What causes a bacterium that is ubiquitous in soil, rivers, water reservoirs and the guts of mosquitoes to suddenly cause an outbreak of human infection? The bacterium is Elizabethkingia anophelis1, and the outbreak is affecting at least 12 Wisconsin counties. The common source of the outbreak remains a mystery at this time. According to the World Health Organization, the current US outbreak (it also includes one case each in Illinois and Michigan) is the largest of Elizabethkingia anophelis on record.
A Very Rare Infection
Although it is common in the environment, Elizabethkingia anophelis only rarely makes people sick, according to the US Centers for Disease Control and Prevention (CDC). In fact, most states typically report no more than five to ten Elizabethkingia anophelis infections per year. Currently, the Wisconsin Department of Health Services website notes 59 confirmed and four possible cases of infection, including 19 deaths. Symptoms of infection include fever, shortness of breath, chills or cellulitis (a potentially serious bacterial skin infection).
Elizabethkingia anophelis is known as an opportunistic bacterium, which means it normally does not cause disease, but can do so under the right circumstances, such as when a human host’s immune system is compromised. Most Elizabethkingia anophelis infections occur in people over the age of 65 and are associated with healthcare environments. A few cases of infection with the bacterium in newborns were associated with meningitis. Elizabethkingia anophelis usually infects the bloodstream of adults but has also been isolated from respiratory systems or joints.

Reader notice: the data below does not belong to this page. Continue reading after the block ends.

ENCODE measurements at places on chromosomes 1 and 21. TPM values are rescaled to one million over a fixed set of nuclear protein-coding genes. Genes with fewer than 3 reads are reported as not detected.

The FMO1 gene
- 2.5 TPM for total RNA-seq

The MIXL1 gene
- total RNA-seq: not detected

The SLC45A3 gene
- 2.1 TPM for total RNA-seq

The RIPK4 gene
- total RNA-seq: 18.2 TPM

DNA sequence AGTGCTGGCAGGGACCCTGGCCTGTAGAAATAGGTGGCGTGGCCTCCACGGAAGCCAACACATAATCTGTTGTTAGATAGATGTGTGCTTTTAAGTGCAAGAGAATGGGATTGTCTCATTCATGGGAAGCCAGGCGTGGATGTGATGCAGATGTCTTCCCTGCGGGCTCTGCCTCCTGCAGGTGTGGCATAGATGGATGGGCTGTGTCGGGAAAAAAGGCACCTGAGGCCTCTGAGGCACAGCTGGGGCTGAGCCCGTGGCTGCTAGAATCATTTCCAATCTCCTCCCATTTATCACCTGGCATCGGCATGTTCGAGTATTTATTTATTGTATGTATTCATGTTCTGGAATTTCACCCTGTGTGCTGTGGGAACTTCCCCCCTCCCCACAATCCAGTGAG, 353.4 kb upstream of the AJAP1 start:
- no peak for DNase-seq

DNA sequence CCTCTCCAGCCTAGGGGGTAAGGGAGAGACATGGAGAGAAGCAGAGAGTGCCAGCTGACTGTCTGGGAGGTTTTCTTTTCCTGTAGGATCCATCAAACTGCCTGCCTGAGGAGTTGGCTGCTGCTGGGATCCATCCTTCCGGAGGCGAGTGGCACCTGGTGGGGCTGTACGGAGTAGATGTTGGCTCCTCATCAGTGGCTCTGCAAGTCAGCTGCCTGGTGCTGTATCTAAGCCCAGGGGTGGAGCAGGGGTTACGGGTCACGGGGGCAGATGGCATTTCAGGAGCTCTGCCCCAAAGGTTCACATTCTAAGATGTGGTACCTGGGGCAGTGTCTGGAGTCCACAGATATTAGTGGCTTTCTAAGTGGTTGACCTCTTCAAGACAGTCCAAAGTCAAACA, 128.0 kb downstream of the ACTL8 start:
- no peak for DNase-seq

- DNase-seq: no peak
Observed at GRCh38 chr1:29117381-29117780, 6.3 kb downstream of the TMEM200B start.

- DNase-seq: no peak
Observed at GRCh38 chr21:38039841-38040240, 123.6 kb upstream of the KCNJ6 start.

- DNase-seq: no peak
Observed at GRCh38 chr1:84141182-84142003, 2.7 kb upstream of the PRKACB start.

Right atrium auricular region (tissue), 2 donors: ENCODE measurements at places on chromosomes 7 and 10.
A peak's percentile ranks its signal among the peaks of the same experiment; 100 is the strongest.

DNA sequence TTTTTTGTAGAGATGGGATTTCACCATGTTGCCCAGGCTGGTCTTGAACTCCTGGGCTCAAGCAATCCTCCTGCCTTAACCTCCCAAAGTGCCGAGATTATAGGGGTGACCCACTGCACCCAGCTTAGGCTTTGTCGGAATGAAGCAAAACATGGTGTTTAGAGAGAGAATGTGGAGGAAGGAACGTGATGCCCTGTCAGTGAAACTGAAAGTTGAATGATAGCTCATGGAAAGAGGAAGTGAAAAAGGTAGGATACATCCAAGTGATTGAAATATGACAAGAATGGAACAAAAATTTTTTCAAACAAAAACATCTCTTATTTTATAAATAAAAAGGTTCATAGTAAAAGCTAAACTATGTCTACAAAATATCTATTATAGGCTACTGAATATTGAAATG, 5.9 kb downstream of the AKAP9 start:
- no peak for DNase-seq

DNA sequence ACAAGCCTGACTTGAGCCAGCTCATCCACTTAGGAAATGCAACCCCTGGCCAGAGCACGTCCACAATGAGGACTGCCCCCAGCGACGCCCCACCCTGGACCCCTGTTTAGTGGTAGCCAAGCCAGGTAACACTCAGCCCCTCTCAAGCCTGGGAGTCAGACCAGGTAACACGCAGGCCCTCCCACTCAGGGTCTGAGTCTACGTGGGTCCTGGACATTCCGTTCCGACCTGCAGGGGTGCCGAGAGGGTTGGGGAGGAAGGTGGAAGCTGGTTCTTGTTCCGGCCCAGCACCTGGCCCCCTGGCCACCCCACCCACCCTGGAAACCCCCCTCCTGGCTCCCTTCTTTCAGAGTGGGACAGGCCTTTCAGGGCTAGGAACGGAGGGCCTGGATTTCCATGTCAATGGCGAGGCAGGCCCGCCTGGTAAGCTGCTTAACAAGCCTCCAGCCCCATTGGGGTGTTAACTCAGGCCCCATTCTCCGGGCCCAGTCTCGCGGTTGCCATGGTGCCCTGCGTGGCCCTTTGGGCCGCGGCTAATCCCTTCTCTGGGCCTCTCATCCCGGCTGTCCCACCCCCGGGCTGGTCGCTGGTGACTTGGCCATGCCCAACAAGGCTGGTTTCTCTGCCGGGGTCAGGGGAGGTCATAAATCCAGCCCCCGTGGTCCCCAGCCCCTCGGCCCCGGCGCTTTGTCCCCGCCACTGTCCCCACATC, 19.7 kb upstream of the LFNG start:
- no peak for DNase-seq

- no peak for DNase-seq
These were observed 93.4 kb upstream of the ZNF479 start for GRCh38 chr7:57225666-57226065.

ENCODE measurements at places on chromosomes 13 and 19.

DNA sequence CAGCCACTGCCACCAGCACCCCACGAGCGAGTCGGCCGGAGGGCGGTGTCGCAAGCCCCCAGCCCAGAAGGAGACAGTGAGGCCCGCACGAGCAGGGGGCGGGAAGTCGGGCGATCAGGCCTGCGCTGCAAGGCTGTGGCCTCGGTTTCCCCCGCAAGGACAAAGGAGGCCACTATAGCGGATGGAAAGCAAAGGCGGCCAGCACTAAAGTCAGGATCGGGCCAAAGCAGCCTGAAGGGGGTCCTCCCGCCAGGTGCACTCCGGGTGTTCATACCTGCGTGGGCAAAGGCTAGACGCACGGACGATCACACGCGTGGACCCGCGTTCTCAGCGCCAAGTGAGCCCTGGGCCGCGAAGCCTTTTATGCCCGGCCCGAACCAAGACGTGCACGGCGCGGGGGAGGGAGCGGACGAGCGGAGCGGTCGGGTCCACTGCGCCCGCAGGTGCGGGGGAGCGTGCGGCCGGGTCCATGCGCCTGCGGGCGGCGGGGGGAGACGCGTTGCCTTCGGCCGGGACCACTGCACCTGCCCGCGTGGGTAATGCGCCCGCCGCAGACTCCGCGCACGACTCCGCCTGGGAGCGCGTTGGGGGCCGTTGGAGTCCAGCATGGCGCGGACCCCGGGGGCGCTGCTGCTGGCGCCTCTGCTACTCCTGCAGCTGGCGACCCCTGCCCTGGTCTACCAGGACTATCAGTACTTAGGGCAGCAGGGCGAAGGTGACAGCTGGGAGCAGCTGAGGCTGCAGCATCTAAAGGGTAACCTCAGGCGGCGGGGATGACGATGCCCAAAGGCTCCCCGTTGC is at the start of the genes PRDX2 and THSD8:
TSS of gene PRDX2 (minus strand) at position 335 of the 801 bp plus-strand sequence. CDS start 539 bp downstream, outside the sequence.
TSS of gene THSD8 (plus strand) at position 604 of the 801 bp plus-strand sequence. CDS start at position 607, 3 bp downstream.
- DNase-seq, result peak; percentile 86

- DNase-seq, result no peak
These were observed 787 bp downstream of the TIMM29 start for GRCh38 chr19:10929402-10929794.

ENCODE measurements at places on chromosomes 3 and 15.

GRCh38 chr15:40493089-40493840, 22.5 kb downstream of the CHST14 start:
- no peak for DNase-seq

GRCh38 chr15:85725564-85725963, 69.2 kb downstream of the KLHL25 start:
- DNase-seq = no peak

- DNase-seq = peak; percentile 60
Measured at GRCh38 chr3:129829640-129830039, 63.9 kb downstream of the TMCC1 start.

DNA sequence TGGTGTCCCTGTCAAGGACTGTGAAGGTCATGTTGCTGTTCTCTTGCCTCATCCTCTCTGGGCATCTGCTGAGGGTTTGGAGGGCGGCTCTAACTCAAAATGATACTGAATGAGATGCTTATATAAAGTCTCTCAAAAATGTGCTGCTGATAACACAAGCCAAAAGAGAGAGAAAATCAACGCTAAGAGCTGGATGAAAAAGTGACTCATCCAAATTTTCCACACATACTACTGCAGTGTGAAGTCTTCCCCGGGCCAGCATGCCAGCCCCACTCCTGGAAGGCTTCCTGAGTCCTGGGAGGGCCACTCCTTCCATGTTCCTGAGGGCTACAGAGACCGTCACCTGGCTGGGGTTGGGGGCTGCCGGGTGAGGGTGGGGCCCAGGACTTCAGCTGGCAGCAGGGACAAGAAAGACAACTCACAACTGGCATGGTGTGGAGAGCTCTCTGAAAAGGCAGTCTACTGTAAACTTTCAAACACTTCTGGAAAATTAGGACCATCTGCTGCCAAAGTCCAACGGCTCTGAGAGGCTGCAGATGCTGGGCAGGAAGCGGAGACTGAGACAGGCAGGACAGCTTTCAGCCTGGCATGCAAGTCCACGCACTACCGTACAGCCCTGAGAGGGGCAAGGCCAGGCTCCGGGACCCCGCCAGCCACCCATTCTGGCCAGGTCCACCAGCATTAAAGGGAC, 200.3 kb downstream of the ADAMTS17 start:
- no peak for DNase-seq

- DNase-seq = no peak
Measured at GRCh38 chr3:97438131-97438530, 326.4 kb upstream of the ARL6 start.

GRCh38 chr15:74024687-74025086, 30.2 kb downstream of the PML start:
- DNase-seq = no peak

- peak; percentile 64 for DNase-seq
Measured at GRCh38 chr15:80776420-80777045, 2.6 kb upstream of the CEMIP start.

Though not considered a “superbug,” the bacterium is resistant to many antibiotics. According to the Wisconsin Department of Health Services, it has “identified effective antibiotic treatment for Elizabethkingia, and has alerted health care providers, infection preventionists and laboratories statewide.”
Because victims usually have severe underlying health conditions, it may be unclear whether the bacterium caused death or was a contributing factor in death. To complicate matters, the CDC lab in Atlanta is the only lab that can distinguish Elizabethkingia anophelis from the closely related Elizabethkingia meningoseptica, another emerging pathogen associated with infections in immunocompromised individuals and meningitis in newborns. Therefore, it is possible that cases of Elizabethkingia anophelis are underreported.
Addressing the Outbreak
CDC and Wisconsin Department of Health Services “disease detectives” are working diligently to identify a common source of Elizabethkingia anophelis infection. Potential sources include food, water, medications, personal care products and medical equipment. Given the population affected thus far, healthcare facilities, including hospitals, nursing homes and long‐term care facilities are likely venues for investigation. Meanwhile, according to the Wisconsin Department of Health Services website, guidance from health officials is promoting more rapid identification of cases, timely treatment and improved outcomes for patients.
While not a concern for most healthy people, the current outbreak of Elizabethkingia anophelis infection is an excellent example of an unfolding disease investigation that includes the essential elements of disease monitoring, reporting and communicating.
Barbara M. Soule, R.N. MPA, CIC, FSHEA is an Infection Preventionist and a member of the Water Quality & Health Council.
Fred M. Reiff, PE, is a retired official from both the US Public Health Service and the Pan American Health Organization, and lives in the Reno, Nevada area.
Ralph Morris, MD, MPH, is a Physician and Preventive Medicine and Public Health official living in Bemidji, Minnesota.
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1 Elizabethkingia anophelis was named after its CDC bacteriologist discoverer, Elizabeth O. King.